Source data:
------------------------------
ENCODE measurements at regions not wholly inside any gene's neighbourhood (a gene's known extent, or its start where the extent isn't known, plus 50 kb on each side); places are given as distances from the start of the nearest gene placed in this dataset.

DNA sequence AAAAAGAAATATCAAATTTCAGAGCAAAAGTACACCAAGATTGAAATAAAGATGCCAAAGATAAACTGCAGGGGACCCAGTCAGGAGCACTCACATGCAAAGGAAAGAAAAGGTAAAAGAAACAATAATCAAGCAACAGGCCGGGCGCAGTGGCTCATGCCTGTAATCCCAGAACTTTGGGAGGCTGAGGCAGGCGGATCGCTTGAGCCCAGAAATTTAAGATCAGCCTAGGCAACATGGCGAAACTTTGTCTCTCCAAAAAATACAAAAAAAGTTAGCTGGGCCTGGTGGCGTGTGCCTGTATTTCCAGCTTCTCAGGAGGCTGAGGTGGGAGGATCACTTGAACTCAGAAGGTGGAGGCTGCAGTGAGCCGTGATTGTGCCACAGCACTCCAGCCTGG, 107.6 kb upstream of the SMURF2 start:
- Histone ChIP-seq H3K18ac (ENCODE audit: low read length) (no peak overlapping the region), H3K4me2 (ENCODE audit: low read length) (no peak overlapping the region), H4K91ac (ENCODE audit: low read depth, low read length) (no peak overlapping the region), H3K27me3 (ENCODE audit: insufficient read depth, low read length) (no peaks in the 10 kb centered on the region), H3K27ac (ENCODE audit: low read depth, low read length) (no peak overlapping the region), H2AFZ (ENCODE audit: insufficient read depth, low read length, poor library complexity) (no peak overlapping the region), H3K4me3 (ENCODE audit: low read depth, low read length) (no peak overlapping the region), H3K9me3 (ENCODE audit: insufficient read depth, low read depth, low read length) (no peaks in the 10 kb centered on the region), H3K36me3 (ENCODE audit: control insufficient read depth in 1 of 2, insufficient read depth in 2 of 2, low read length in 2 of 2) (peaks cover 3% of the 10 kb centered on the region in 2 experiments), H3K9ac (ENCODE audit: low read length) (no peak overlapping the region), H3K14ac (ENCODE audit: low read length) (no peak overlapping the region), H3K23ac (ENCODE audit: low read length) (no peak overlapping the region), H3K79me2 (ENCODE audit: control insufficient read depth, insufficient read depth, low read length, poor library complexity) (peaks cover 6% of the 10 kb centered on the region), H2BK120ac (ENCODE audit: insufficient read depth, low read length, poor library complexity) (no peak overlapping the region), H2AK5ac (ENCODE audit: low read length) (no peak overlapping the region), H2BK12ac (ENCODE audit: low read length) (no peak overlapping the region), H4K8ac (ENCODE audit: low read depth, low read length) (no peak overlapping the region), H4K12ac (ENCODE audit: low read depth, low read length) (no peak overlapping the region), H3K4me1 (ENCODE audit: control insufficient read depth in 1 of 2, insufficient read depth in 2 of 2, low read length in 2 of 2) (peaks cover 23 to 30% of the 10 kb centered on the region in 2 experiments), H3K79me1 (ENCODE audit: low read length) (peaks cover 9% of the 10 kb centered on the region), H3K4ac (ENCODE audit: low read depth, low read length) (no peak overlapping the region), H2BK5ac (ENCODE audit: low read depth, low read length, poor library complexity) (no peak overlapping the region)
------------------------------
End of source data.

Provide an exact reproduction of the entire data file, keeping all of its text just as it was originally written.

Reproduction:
ENCODE measurements at regions not wholly inside any gene's neighbourhood (a gene's known extent, or its start where the extent isn't known, plus 50 kb on each side); places are given as distances from the start of the nearest gene placed in this dataset.

DNA sequence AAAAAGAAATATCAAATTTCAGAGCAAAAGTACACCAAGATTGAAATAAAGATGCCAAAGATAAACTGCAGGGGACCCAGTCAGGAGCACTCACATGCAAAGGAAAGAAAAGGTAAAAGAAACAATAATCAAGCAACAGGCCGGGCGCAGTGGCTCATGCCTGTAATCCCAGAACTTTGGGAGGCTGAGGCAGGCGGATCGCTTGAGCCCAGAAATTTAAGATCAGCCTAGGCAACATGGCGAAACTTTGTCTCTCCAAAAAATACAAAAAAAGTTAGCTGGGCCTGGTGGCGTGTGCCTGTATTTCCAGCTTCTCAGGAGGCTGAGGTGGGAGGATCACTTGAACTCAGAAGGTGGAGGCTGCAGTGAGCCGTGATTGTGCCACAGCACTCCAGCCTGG, 107.6 kb upstream of the SMURF2 start:
- Histone ChIP-seq H3K18ac (ENCODE audit: low read length) (no peak overlapping the region), H3K4me2 (ENCODE audit: low read length) (no peak overlapping the region), H4K91ac (ENCODE audit: low read depth, low read length) (no peak overlapping the region), H3K27me3 (ENCODE audit: insufficient read depth, low read length) (no peaks in the 10 kb centered on the region), H3K27ac (ENCODE audit: low read depth, low read length) (no peak overlapping the region), H2AFZ (ENCODE audit: insufficient read depth, low read length, poor library complexity) (no peak overlapping the region), H3K4me3 (ENCODE audit: low read depth, low read length) (no peak overlapping the region), H3K9me3 (ENCODE audit: insufficient read depth, low read depth, low read length) (no peaks in the 10 kb centered on the region), H3K36me3 (ENCODE audit: control insufficient read depth in 1 of 2, insufficient read depth in 2 of 2, low read length in 2 of 2) (peaks cover 3% of the 10 kb centered on the region in 2 experiments), H3K9ac (ENCODE audit: low read length) (no peak overlapping the region), H3K14ac (ENCODE audit: low read length) (no peak overlapping the region), H3K23ac (ENCODE audit: low read length) (no peak overlapping the region), H3K79me2 (ENCODE audit: control insufficient read depth, insufficient read depth, low read length, poor library complexity) (peaks cover 6% of the 10 kb centered on the region), H2BK120ac (ENCODE audit: insufficient read depth, low read length, poor library complexity) (no peak overlapping the region), H2AK5ac (ENCODE audit: low read length) (no peak overlapping the region), H2BK12ac (ENCODE audit: low read length) (no peak overlapping the region), H4K8ac (ENCODE audit: low read depth, low read length) (no peak overlapping the region), H4K12ac (ENCODE audit: low read depth, low read length) (no peak overlapping the region), H3K4me1 (ENCODE audit: control insufficient read depth in 1 of 2, insufficient read depth in 2 of 2, low read length in 2 of 2) (peaks cover 23 to 30% of the 10 kb centered on the region in 2 experiments), H3K79me1 (ENCODE audit: low read length) (peaks cover 9% of the 10 kb centered on the region), H3K4ac (ENCODE audit: low read depth, low read length) (no peak overlapping the region), H2BK5ac (ENCODE audit: low read depth, low read length, poor library complexity) (no peak overlapping the region)